What are spiders?
Spiders are eight-legged pests that regularly make themselves at home in and around our Florida homes. They thrive in warm, humid weather and are active year-round. Outside and away from our houses, spiders are great to have around. They help control populations of nuisance insects, protecting our gardens, flowerbeds, and fruit trees from damage. However, when spiders become too comfortable in our yards or move into our homes, they quickly wear out their welcome!
Many species of spiders call the Tampa area home; some of the most common are wolf spiders, house spiders, and orb-weaver spiders.
Wolf spiders are large and covered in hair. They have a dark brown body with paler markings. They are also quick-moving spiders.
House spiders are small with long thin legs. They have an elongated abdomen and are yellowish-brown. Many have darker stripes on their bodies and legs that meet at an angle, forming a chevron-like pattern.
Orb-weaver spiders come in a variety of sizes and colors. They typically have a large bulbous abdomen and are identified by their unique wheel-shaped webs.
Are spiders dangerous?
Spiders, depending on their species, can either be harmless or dangerous. Luckily most of the spiders we find in our Florida homes and gardens are harmless. They may look intimidating but do not pose large threats. Any spider can bite, but only a few spiders in the U.S. have strong enough venom to cause significant physical harm.
Wolf spiders, house spiders, and spiny orb-weaver spiders are all nuisance pests, and while they shouldn’t be allowed to take over our homes, they won’t cause us serious physical harm, nor will they cause structural damage.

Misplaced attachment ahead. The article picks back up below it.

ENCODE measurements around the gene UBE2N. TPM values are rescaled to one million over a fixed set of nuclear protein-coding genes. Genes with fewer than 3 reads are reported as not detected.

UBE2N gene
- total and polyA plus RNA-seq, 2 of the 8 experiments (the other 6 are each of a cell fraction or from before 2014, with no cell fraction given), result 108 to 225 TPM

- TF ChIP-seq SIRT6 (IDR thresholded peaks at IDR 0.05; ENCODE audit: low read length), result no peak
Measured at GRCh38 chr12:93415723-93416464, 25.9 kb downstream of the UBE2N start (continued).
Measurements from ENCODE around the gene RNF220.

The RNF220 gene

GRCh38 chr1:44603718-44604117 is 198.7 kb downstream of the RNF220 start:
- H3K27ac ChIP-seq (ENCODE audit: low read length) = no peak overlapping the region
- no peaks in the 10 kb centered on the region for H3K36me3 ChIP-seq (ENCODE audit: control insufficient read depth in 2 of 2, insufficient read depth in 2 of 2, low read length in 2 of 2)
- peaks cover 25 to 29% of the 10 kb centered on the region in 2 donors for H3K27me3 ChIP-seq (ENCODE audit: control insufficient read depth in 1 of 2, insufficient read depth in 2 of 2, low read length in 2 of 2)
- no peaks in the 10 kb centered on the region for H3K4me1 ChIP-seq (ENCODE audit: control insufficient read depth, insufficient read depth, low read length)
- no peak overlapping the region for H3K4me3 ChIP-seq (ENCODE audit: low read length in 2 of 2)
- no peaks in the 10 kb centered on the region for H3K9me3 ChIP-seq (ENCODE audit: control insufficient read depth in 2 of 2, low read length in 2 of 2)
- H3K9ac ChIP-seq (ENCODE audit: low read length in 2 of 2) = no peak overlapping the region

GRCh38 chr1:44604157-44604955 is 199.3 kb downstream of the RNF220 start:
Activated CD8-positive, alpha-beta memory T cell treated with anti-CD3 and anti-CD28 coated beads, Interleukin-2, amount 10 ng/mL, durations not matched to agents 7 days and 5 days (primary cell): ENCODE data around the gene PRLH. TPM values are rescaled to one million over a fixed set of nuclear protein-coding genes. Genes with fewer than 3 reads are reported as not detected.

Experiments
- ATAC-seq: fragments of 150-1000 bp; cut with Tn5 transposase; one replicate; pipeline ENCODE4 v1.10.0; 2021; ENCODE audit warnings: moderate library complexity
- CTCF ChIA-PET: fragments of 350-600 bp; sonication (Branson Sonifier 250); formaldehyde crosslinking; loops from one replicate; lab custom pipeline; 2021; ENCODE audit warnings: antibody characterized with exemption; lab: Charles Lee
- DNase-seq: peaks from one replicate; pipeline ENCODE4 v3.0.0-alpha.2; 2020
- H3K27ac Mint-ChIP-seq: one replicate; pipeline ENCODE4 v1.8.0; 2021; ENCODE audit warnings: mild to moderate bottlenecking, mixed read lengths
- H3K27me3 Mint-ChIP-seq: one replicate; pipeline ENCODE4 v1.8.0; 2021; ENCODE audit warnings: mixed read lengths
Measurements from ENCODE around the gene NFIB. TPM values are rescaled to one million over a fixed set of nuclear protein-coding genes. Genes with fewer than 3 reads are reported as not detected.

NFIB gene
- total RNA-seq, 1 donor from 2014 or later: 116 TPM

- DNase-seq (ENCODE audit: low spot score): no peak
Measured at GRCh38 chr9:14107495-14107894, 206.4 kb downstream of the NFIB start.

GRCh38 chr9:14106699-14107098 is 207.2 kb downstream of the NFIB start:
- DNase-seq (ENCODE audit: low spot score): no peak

Why do I have a spider problem?
Insect activity draw spiders onto properties and into homes. Spiders won’t live where there is not a constant food source. Our yards are places where many insects thrive and offer a suitable habitat for spiders. Spiders don’t look to move inside our homes but often end up in them when following their prey.
Where will I find spiders?
Spiders live in large numbers worldwide and are successful in almost any habitat. Where exactly a spider likes to live depends on its species.
Wolf spiders are poor climbers and live at ground level. They do not build webs; instead, they make burrows in the ground. Wolf spiders physically hunt their prey, chasing it down and capturing it. Outside, wolf spiders live in gardens, woodpiles, and under landscaping ties, shrubs and bushes. Inside homes, they hide under furniture, in the bottom of closets, and behind baseboards.
As their name suggests, house spiders regularly make themselves at home in our houses. In fact, once these spiders find a suitable indoor environment, they rarely leave unless forced to do so. House spiders are good climbers and build webs in the corners of rooms, closets, around windows, and near light fixtures.
Orb-weaver spiders prefer to live outside, spinning their webs in gardens, in between trees, and on other structures, they find in our yards. They also often build their webs on homes under overhangs, in doorways, and near outdoor light fixtures.
How do I get rid of spiders?
At Bold Servicing, we know that our homeowners don’t want large numbers of spiders lurking around their homes. After contacting us, we will provide the fast action necessary to remove these unwelcome guests from your property. Our premium services are not only convenient and effective but also eco-friendly. To learn more about our full-service spider control options in Tampa, FL, reach out to us today and speak with one of our helpful professionals! Bold Servicing is dedicated to keeping Tampa Bay Area homes and businesses free of spiders and other pests!
How can I prevent spiders in the future?
Here are some prevention tips to help you keep spiders and other pests out of your Florida home.
Whenever you come across a spider web, clear it away — this annoys spiders and makes them want to move elsewhere.
Replace white outdoor lights with yellow or LED lights that are less attractive to the insects that attract spiders.
Reduce the amount of vegetation you have next to the exterior of your home.
Seal any spaces that have developed in the foundation and around windows and doors.
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